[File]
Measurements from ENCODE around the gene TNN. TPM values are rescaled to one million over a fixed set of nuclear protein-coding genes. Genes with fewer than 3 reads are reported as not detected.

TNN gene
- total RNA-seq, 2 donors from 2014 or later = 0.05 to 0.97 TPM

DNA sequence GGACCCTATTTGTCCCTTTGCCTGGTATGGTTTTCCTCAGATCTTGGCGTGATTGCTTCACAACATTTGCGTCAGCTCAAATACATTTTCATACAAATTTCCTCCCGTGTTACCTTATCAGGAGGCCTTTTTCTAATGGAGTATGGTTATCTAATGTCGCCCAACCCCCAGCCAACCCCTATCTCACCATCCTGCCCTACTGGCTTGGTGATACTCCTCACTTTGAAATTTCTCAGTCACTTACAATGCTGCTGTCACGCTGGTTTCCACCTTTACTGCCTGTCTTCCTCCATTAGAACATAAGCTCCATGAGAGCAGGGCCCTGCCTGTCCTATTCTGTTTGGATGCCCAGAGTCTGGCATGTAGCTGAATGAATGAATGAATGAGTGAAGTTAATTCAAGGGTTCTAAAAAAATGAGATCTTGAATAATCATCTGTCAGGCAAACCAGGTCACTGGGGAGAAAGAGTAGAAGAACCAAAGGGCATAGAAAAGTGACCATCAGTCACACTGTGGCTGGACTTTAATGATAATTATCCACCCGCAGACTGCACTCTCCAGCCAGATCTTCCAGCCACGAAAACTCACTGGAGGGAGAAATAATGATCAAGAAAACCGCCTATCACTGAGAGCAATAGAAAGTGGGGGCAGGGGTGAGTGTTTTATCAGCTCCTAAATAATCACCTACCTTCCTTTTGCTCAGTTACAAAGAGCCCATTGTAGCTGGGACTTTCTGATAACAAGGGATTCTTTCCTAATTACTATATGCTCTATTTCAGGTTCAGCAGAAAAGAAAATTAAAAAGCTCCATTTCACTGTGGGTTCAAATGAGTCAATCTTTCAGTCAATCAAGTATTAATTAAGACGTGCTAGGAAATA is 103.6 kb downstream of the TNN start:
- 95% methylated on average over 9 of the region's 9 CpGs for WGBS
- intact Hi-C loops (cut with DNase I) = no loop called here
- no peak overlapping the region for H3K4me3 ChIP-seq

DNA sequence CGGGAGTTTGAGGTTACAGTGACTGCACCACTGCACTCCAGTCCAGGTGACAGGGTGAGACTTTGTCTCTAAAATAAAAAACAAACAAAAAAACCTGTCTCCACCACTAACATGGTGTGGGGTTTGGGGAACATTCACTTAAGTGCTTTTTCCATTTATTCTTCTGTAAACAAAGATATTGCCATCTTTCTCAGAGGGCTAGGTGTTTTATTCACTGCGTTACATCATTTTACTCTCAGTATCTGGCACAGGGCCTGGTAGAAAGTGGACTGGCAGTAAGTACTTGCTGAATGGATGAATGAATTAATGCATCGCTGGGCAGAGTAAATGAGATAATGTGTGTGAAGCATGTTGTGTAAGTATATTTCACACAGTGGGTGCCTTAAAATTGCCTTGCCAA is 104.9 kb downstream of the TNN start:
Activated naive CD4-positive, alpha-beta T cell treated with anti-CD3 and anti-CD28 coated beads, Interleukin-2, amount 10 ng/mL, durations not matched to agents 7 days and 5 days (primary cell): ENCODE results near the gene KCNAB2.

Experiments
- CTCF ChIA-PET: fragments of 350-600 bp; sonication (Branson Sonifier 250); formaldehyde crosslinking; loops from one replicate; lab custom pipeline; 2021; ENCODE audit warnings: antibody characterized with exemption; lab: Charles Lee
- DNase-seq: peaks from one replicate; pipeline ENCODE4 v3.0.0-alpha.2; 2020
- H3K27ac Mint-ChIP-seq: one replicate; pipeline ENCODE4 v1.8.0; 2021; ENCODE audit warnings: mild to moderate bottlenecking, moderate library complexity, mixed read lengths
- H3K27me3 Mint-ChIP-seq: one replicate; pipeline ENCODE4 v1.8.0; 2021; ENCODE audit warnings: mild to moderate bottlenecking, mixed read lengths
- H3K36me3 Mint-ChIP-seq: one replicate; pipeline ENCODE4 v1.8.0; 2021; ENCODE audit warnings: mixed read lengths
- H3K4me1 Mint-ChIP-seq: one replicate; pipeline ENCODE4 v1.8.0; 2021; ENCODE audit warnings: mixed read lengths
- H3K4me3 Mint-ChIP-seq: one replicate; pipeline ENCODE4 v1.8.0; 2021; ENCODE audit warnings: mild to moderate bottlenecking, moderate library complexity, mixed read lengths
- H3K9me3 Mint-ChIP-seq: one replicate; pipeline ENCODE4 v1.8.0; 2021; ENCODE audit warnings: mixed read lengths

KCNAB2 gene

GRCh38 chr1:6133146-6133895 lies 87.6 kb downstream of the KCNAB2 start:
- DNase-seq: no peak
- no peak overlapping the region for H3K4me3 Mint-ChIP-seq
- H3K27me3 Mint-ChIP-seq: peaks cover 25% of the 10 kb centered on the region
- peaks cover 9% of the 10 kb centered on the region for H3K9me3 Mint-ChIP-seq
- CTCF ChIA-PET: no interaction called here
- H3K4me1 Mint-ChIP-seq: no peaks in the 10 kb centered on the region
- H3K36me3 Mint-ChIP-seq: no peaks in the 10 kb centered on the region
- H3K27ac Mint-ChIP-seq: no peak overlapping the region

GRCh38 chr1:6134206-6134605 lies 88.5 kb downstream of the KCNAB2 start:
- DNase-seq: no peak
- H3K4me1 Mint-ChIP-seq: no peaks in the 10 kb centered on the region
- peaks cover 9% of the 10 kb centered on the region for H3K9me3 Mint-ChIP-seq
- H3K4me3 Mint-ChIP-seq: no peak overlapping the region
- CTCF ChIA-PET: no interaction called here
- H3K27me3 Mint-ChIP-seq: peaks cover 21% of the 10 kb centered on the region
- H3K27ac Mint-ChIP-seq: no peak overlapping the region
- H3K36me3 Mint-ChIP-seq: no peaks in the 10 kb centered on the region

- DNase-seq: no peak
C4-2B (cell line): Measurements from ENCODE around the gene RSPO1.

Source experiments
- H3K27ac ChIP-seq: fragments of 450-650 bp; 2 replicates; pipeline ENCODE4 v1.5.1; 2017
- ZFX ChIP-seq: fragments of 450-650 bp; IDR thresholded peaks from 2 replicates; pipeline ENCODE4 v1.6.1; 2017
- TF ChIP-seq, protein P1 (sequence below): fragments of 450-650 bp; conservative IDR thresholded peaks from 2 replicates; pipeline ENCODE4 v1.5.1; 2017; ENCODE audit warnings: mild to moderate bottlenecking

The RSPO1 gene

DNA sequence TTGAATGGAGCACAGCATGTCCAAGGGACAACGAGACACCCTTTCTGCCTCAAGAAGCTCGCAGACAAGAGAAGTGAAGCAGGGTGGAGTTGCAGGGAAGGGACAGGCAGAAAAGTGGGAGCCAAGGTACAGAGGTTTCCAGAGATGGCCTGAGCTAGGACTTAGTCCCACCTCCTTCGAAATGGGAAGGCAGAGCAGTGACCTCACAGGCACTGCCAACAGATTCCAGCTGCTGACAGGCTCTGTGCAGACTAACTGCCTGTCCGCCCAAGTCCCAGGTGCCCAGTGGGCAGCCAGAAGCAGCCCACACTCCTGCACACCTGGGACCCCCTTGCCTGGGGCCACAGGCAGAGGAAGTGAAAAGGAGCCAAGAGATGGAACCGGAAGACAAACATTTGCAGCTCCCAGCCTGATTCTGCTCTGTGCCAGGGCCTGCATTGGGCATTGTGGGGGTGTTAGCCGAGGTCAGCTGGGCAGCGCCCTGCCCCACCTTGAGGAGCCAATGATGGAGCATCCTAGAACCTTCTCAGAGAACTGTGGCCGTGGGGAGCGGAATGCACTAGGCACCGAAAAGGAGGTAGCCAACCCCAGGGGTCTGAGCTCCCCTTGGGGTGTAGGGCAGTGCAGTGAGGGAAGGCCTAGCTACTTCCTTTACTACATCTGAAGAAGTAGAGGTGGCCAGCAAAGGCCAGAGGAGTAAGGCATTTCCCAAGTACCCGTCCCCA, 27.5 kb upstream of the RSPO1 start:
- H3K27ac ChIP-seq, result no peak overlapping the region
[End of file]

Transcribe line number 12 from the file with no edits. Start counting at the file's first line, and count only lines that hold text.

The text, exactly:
- DNase-seq: peaks from one replicate; pipeline ENCODE4 v3.0.0-alpha.2; 2020